Zinc– Zinc is a nutrient that is found in our cells that helps in making proteins, DNA, genetic material, and helps our immune system fight bacteria and viruses. At the peak of COVID19, most stores and online stores were sold out of zinc for this reason. Research shows that a deficiency lowers testosterone levels by inhibiting prolactin secretion (testosterone inhibiting hormone). Overtraining in the gym can also lead to a zinc deficiency. Zinc is present in most multi-vitamins but is also available independently. A true zinc deficiency would need to be determined by bloodwork. Be sure to ask your physician about the correct form of zinc as most over the counter supplements are not available in best absorbing form.
Magnesium– Magnesium is a mineral typically found in foods high in fiber like green vegetables, seeds, and nuts. Several studies suggest a correlation between magnesium and an increase in free testosterone. Free testosterone is the unbound, biologically active portion of testosterone, AKA available for our bodies to use. Like zinc, a blood test would need to be performed to determine if there is deficiency.
DHEA– Dehydroepiandrosterone (DHEA) is a steroid hormone secreted primarily by the adrenal glands and a small amount in the testes. This hormone is oftentimes referred to as the “mother of all hormones” because it fuels the hormone pathway. DHEA is the precursor to many other hormones which helps maintain health hormone levels and promotes the stress response, to reverse stress-induced physiological responses and supports healthy aging.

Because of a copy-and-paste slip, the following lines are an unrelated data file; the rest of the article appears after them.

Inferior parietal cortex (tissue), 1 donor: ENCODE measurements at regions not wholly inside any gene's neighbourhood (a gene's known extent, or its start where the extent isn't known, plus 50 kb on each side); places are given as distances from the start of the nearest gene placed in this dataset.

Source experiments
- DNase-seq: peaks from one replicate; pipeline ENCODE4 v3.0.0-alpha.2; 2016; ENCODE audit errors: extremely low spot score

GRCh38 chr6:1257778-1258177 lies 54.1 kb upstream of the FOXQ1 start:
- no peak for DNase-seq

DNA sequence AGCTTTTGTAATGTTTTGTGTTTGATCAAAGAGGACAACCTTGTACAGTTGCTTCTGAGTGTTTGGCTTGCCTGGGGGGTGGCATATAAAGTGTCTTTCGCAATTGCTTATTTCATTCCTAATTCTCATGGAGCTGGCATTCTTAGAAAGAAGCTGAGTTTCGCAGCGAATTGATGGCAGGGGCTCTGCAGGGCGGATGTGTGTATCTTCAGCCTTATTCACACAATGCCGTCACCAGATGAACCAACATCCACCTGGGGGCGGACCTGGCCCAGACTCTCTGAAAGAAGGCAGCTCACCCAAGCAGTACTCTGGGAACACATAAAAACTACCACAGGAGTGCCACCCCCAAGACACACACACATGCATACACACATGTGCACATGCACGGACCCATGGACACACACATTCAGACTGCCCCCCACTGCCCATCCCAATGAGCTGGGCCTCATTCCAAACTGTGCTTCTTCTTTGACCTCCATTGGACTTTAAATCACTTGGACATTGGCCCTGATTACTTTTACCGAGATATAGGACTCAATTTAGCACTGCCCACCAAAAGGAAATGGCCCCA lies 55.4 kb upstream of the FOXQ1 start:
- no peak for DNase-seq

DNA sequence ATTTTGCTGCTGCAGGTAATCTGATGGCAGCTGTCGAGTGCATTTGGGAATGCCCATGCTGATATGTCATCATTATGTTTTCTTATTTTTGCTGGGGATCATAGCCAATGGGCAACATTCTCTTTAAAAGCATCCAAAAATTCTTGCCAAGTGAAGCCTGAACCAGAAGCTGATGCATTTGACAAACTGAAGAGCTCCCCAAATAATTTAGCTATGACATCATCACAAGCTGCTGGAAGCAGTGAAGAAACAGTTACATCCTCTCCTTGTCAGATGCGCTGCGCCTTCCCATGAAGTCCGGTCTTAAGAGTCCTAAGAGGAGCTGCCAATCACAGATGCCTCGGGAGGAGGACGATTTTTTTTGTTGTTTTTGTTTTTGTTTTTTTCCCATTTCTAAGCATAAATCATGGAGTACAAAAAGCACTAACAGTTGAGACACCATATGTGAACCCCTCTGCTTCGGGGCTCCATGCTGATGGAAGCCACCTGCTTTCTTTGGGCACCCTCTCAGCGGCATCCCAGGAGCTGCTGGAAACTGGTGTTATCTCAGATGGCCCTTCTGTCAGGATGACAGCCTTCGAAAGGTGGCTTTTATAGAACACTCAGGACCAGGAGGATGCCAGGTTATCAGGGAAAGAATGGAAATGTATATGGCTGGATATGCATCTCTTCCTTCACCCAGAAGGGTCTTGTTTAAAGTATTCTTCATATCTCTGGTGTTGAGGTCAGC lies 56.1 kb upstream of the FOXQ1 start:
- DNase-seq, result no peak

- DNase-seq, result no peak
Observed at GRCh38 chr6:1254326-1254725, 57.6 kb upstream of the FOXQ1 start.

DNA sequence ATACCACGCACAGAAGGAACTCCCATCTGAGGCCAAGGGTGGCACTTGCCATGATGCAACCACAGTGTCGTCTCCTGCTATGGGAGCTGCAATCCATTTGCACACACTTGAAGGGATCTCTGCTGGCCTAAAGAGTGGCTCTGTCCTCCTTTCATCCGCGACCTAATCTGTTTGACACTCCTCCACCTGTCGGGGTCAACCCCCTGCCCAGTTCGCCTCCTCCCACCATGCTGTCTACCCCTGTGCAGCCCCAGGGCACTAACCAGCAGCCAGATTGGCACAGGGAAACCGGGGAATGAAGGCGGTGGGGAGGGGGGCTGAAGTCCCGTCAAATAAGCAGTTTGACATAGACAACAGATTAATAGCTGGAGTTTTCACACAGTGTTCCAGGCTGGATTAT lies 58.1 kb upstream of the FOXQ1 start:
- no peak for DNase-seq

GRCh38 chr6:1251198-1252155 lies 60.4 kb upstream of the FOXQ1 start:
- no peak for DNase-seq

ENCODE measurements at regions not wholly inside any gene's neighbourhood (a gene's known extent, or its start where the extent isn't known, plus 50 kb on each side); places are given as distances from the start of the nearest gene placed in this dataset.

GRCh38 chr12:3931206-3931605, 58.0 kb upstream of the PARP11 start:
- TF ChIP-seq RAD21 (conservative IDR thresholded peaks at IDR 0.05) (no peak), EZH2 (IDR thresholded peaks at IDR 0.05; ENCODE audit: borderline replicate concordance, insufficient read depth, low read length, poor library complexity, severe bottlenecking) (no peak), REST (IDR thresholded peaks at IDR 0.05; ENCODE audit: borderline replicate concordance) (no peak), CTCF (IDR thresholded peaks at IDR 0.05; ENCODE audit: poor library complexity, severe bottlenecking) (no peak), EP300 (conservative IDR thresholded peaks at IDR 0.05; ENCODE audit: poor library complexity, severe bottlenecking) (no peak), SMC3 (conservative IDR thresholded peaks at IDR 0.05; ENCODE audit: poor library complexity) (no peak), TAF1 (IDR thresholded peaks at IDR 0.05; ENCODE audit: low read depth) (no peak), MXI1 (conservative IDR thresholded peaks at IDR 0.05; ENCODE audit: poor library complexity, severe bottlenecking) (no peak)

DHEA is a precursor hormone the majority of other sex hormones including, testosterone, progesterone, estrone and estradiol. Clinical studies have demonstrated its ability to maintain hormonal balance and back fill hormonal pathways.
Pregnenolone– is a prohormone that is made in the brain and adrenal glands and small amounts in the liver, skin, brain, and testicles. Pregnenolone plays a key role in hormonal balance as a key precursor to cortisol, DHEA and progesterone, and helps maintain balance in the body’s stress response. Pregnenolone levels peak during youth and continue to decline with age. Nicknamed “The Father of all hormones” because it is a parent compound to other vital neuro-steroids such as DHEA.
If you are starting to have symptoms of low testosterone getting tested and seeing a doctor is the best first step. Outside of a prescription for testosterone there is very little research to support over the counter testosterone boosters.
 Heavy Resistance Training and Supplementation With the Alleged Testosterone Booster Nmda has No Effect on Body Composition, Muscle Performance, and Serum Hormones Associated With the Hypothalamo- Pituitary-Gonadal Axis in Resistance-Trained Males. J Sports Sci Med. 2014 Jan 20;13(1):192-9. eCollection 2014.
 Maggio, Marcello, et al. “The Interplay between Magnesium and Testosterone in Modulating Physical Function in Men.” International journal of endocrinology2014 (2014).